Sunday, November 14th, 2010

where cloud is short for cloud computing, a recently commercialised concept but something I have been doing for years for the banal reason of poverty. The Wiki description reflects the recent adoption of the principle by the majors but the baic principle has been in operation for decades even with the limitations of dial-up connections via WWII era telephone exchanges when keep a connection through a 9600 modem for more than 5 minutes was a result.

It wasn’t rocket science to work out that my data was best left on a distant commercial server  for two reasons (1) that it was physically secure elsewhere and (2) that I would be able to access the data from wherever in the world I happened to be as long as I had some sort of internet access. Privacy was not really a concern as PGP (stood for Pretty Good Privacy) was then freely available (not so much now  since it became a Symantec product) but I would not use that level of encryption any more as the mere use of a 1024 bit key would have a state agency coming through the door with a universal key as soon as it was realised that I was using that level of encryption and therefore up to something no good. Current UK legislation is such that I would be imprisoned for simply failing to disclose my pass key/phrase to anyone authorised to ask for it and I suspect that US legislation would empower the FBI to come and arrest then extradite me to the USA or even a third party state where I could be lost and then  interrogated using a methodology not legally available in the US or the UK.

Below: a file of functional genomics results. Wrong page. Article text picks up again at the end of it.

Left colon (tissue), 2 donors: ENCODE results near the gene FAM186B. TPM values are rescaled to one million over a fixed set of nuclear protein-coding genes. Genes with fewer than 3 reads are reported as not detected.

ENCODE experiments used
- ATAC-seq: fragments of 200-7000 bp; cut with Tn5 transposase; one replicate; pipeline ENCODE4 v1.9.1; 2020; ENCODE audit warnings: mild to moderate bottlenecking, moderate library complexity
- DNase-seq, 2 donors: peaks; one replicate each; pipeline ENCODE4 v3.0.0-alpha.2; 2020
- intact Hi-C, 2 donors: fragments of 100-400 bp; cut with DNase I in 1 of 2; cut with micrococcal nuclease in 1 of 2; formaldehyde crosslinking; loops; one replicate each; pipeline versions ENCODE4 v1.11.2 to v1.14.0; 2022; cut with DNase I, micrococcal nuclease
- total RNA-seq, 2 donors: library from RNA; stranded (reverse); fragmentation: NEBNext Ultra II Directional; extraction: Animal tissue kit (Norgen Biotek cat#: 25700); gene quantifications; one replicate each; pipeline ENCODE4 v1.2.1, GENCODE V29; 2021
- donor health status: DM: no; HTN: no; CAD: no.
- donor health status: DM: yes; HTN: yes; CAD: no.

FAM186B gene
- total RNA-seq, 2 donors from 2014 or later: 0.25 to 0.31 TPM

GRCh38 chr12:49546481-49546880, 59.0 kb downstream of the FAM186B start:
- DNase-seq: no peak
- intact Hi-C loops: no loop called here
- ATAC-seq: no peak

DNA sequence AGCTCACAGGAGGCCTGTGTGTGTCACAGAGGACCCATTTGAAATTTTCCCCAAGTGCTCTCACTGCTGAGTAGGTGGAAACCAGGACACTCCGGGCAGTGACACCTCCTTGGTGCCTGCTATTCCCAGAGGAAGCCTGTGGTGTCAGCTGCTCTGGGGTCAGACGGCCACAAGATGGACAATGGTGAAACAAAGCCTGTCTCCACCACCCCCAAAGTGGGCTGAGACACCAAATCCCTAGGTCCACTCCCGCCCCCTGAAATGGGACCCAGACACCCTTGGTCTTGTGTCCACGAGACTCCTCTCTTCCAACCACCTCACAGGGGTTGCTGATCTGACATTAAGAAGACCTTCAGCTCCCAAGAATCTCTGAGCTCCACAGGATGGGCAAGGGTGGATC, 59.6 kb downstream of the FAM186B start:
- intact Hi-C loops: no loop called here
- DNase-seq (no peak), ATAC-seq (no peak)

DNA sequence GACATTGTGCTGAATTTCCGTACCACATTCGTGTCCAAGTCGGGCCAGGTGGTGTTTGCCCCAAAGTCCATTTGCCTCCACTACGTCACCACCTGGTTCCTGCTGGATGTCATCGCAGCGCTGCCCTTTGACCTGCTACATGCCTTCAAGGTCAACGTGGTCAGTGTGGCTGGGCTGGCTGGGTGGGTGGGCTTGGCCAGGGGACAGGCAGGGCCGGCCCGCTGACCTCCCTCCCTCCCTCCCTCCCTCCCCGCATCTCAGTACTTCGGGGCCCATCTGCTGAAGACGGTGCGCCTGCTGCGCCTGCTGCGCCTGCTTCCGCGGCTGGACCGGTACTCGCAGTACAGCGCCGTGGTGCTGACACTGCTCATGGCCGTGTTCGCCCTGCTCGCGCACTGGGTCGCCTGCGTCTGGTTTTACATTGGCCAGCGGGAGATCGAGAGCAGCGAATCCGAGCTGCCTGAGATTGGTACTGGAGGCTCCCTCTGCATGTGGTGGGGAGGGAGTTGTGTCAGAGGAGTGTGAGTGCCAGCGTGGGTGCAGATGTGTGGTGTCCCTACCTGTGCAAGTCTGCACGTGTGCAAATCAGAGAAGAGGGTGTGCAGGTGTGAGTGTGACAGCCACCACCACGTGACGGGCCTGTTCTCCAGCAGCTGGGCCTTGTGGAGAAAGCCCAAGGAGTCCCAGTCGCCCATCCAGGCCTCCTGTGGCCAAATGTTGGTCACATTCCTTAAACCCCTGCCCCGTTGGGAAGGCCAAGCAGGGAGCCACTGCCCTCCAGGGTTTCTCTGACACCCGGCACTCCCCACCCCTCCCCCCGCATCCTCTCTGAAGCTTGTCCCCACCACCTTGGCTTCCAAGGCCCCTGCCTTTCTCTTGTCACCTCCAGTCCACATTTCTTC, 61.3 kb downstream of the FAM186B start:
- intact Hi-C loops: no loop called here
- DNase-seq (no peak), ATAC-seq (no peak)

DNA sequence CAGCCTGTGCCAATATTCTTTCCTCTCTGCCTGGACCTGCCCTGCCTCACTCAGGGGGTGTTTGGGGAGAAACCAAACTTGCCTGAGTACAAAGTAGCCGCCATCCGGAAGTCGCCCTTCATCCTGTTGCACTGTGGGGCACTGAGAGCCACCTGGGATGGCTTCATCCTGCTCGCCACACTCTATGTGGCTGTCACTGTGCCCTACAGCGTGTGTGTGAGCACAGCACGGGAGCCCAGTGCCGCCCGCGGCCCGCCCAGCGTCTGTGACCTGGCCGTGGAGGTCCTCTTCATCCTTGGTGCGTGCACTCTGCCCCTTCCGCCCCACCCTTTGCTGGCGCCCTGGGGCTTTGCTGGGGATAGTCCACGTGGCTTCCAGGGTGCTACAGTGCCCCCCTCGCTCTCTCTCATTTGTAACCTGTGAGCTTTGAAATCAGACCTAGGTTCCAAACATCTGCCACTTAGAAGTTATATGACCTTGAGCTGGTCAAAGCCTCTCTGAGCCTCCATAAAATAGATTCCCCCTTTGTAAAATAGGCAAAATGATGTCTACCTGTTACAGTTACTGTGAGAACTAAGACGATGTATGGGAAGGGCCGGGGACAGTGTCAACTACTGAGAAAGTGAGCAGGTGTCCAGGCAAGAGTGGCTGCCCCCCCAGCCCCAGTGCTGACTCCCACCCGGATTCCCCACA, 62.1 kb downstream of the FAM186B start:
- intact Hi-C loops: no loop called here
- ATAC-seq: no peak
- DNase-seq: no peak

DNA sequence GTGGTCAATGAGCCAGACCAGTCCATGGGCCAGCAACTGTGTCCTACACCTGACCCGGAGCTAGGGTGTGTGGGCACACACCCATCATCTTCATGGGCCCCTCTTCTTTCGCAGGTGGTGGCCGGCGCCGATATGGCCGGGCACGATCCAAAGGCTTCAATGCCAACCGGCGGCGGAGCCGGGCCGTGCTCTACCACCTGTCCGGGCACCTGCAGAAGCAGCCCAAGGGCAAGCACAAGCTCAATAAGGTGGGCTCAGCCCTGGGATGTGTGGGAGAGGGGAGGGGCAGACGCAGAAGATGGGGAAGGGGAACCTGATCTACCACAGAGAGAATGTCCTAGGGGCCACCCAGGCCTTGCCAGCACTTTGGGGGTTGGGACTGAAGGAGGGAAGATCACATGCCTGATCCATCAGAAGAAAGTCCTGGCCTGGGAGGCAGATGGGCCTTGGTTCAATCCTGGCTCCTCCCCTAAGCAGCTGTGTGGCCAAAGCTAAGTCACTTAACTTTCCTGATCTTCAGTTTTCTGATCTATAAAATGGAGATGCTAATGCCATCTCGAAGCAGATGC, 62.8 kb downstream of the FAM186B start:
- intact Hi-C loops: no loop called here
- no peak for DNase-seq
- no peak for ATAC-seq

Back to the plot: by fixing on Gmail as my primary e-mail provider, as well as an e-mail repository, I have a stable calendar and somewhere to keep important documents with the bonus of technology that syncs well with my iPhone. Google acquired Picasa sometime ago and although there is a slight learning curve, Picasa is a very useful tool for managing and remotely storing photographs and images of any kind.  A recent example of real world use was for the Blackswan‘s Open Competition when the mission was to store pictures of entries of every kind of art work and thence to run the slide show from which the competition judges made their selections of the work that they wanted  to be physically brought for exhibition and judging for the various awards. Although the competition rules clearly specified jpg/jpeg  files on CD with a specific file title i.e. the name of the piece on the entry form  (remember these were only pictures of pieces of art) the some entrants’ interpretation of the rules was such that the Blackswan received images in all formats and in sizes ranging from a couple of hundred Kb up to hundreds of Mb. Flickr would probably achieved the same end and can be used for the same purpose but Picasa worked well on judgement day and provided a medium by which the judges from afar could view the entries in preparation for the day.